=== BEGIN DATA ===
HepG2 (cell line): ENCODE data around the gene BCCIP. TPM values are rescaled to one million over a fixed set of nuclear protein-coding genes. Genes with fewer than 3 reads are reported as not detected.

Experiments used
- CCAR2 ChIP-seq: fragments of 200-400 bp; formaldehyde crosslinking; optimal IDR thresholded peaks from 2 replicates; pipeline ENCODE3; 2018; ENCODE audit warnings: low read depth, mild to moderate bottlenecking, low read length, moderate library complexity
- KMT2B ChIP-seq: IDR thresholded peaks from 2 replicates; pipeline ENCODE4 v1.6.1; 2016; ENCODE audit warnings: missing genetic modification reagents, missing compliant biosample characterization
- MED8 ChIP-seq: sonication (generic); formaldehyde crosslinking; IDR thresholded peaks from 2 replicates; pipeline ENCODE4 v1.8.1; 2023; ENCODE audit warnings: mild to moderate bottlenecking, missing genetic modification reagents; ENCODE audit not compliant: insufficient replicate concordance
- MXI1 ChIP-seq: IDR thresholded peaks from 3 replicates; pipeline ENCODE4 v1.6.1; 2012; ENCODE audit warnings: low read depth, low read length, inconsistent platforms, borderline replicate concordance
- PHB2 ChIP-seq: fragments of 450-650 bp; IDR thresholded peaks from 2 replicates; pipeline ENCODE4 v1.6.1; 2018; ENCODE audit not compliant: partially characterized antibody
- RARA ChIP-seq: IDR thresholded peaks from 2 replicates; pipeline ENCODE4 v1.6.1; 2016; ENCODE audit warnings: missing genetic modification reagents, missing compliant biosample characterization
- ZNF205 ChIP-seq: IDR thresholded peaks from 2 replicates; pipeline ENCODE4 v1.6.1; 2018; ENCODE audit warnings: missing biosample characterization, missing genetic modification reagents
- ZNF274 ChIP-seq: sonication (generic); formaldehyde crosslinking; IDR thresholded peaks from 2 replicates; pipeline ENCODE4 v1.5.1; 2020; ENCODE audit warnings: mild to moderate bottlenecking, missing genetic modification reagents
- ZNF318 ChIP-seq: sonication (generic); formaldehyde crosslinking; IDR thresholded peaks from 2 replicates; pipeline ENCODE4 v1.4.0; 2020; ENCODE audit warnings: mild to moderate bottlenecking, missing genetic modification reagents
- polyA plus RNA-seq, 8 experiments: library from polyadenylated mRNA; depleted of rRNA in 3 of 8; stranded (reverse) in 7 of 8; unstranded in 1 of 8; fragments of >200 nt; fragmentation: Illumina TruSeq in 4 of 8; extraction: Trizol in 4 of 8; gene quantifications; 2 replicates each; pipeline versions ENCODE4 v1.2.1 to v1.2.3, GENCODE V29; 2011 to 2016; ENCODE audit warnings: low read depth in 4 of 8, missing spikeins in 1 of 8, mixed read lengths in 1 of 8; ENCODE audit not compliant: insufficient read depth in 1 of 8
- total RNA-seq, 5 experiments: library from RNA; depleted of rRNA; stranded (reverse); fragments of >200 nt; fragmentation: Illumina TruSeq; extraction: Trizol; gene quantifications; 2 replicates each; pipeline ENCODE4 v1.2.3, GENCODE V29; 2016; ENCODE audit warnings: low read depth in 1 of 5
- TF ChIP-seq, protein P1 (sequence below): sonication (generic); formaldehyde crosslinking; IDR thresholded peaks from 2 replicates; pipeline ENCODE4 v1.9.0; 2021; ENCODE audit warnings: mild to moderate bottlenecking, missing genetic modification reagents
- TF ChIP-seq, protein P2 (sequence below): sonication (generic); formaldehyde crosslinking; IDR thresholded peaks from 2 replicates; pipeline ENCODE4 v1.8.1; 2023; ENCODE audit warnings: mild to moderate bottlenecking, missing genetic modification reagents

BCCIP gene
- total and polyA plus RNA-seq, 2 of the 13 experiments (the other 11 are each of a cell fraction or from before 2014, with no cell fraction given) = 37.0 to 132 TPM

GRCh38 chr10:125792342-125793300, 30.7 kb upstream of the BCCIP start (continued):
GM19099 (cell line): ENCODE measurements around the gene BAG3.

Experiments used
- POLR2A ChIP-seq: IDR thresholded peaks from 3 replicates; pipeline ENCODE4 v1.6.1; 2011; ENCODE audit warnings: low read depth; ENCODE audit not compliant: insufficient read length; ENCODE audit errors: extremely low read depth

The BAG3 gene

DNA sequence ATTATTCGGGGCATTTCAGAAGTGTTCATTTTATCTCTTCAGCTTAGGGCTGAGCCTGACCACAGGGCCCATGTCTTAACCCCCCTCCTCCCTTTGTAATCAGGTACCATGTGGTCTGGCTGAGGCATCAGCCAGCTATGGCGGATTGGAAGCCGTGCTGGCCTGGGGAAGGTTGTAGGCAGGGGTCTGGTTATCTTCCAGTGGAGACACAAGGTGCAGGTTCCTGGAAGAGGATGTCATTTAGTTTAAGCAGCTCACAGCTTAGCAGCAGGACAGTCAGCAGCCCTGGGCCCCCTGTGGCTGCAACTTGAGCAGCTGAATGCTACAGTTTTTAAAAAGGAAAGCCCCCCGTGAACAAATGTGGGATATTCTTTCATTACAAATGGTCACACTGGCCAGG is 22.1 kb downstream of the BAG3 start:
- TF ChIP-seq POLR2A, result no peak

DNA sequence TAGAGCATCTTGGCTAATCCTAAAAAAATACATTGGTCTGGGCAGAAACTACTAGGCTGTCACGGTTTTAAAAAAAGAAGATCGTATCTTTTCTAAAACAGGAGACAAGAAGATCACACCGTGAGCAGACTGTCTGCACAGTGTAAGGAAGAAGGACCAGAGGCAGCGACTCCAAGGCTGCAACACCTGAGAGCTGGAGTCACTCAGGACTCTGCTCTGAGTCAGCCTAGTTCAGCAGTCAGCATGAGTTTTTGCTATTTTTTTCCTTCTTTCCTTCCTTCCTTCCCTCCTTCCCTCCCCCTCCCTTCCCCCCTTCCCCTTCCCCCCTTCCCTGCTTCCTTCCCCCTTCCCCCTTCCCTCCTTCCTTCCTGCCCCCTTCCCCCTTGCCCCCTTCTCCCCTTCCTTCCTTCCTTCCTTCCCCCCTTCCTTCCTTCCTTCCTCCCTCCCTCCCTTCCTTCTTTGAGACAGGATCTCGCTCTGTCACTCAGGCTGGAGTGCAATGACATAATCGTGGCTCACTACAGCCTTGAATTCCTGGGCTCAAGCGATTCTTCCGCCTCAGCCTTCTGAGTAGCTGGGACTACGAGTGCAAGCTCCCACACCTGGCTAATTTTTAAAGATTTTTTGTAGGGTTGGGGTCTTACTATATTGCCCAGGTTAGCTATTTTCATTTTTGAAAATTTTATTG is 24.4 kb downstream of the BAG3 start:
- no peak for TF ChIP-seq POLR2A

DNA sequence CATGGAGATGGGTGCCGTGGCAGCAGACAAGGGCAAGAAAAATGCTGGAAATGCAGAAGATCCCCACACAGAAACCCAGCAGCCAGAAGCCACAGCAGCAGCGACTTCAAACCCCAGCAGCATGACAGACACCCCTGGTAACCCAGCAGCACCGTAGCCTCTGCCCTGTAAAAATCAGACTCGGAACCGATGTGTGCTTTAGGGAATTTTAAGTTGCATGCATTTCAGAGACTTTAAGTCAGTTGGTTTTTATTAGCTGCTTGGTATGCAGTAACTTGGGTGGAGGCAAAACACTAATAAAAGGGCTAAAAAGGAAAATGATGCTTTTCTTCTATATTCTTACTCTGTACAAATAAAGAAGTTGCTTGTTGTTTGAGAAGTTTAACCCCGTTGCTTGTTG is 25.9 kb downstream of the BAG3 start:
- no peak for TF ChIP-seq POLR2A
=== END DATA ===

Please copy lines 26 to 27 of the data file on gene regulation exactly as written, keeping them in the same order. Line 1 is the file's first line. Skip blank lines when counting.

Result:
- no peak for TF ChIP-seq POLR2A

DNA sequence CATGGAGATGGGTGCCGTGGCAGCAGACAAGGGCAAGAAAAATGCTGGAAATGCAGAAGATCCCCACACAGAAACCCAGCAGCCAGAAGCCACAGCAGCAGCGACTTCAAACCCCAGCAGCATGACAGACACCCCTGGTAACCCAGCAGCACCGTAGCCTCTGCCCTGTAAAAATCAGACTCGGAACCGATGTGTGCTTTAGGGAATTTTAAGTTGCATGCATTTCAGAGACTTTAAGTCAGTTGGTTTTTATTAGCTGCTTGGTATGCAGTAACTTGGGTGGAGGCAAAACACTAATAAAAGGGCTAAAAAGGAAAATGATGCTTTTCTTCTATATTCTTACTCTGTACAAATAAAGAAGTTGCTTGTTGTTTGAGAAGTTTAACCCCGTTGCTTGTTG is 25.9 kb downstream of the BAG3 start: